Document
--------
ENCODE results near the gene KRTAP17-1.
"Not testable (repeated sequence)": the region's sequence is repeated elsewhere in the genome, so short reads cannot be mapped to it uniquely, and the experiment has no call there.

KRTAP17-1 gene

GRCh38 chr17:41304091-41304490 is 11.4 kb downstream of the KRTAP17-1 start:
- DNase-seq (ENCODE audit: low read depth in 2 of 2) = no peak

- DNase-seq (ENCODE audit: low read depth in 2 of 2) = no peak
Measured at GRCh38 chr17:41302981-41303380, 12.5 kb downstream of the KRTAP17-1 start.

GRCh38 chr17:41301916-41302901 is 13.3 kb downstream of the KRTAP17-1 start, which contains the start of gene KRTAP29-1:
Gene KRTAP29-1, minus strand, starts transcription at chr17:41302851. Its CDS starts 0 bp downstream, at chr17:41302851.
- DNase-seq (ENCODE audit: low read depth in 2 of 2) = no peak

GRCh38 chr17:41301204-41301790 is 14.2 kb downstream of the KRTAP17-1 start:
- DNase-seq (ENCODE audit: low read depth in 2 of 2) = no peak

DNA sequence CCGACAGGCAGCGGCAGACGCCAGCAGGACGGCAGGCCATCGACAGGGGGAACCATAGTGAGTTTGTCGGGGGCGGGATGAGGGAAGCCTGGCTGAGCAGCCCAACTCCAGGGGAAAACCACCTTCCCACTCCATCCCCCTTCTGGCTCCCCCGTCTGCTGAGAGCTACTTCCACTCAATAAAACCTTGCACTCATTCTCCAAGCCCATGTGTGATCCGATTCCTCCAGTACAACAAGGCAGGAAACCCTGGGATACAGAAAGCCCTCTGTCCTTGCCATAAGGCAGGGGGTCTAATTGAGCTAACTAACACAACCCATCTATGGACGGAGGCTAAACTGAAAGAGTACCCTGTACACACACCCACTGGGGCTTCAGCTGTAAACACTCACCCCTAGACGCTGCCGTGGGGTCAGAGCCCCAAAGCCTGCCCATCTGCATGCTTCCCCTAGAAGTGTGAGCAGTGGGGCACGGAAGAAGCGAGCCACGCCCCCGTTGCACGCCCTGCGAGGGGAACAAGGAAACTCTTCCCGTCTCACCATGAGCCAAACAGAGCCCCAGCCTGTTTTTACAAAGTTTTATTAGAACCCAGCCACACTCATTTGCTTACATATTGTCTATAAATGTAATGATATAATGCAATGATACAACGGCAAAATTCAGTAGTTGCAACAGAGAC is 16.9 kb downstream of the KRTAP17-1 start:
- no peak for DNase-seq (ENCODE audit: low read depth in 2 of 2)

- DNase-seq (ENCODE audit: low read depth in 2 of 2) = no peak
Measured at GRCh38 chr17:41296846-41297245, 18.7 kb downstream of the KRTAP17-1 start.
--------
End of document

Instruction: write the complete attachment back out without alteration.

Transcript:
ENCODE results near the gene KRTAP17-1.
"Not testable (repeated sequence)": the region's sequence is repeated elsewhere in the genome, so short reads cannot be mapped to it uniquely, and the experiment has no call there.

KRTAP17-1 gene

GRCh38 chr17:41304091-41304490 is 11.4 kb downstream of the KRTAP17-1 start:
- DNase-seq (ENCODE audit: low read depth in 2 of 2) = no peak

- DNase-seq (ENCODE audit: low read depth in 2 of 2) = no peak
Measured at GRCh38 chr17:41302981-41303380, 12.5 kb downstream of the KRTAP17-1 start.

GRCh38 chr17:41301916-41302901 is 13.3 kb downstream of the KRTAP17-1 start, which contains the start of gene KRTAP29-1:
Gene KRTAP29-1, minus strand, starts transcription at chr17:41302851. Its CDS starts 0 bp downstream, at chr17:41302851.
- DNase-seq (ENCODE audit: low read depth in 2 of 2) = no peak

GRCh38 chr17:41301204-41301790 is 14.2 kb downstream of the KRTAP17-1 start:
- DNase-seq (ENCODE audit: low read depth in 2 of 2) = no peak

DNA sequence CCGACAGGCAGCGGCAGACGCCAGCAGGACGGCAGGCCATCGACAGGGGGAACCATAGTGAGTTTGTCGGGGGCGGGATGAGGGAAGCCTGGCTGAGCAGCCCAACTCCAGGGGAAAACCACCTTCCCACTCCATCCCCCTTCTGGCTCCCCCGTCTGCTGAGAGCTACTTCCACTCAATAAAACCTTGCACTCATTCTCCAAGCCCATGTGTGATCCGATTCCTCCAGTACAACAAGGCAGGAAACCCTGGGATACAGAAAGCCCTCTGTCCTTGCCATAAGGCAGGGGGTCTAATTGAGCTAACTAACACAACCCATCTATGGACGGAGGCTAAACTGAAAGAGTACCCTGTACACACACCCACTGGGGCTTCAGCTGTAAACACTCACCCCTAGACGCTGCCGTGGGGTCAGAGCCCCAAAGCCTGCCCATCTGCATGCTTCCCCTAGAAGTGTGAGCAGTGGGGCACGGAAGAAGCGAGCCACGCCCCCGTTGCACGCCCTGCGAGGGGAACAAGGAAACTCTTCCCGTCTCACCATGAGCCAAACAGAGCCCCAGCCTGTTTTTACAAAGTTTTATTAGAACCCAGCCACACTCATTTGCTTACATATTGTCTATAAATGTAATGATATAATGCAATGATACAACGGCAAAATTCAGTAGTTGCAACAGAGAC is 16.9 kb downstream of the KRTAP17-1 start:
- no peak for DNase-seq (ENCODE audit: low read depth in 2 of 2)

- DNase-seq (ENCODE audit: low read depth in 2 of 2) = no peak
Measured at GRCh38 chr17:41296846-41297245, 18.7 kb downstream of the KRTAP17-1 start.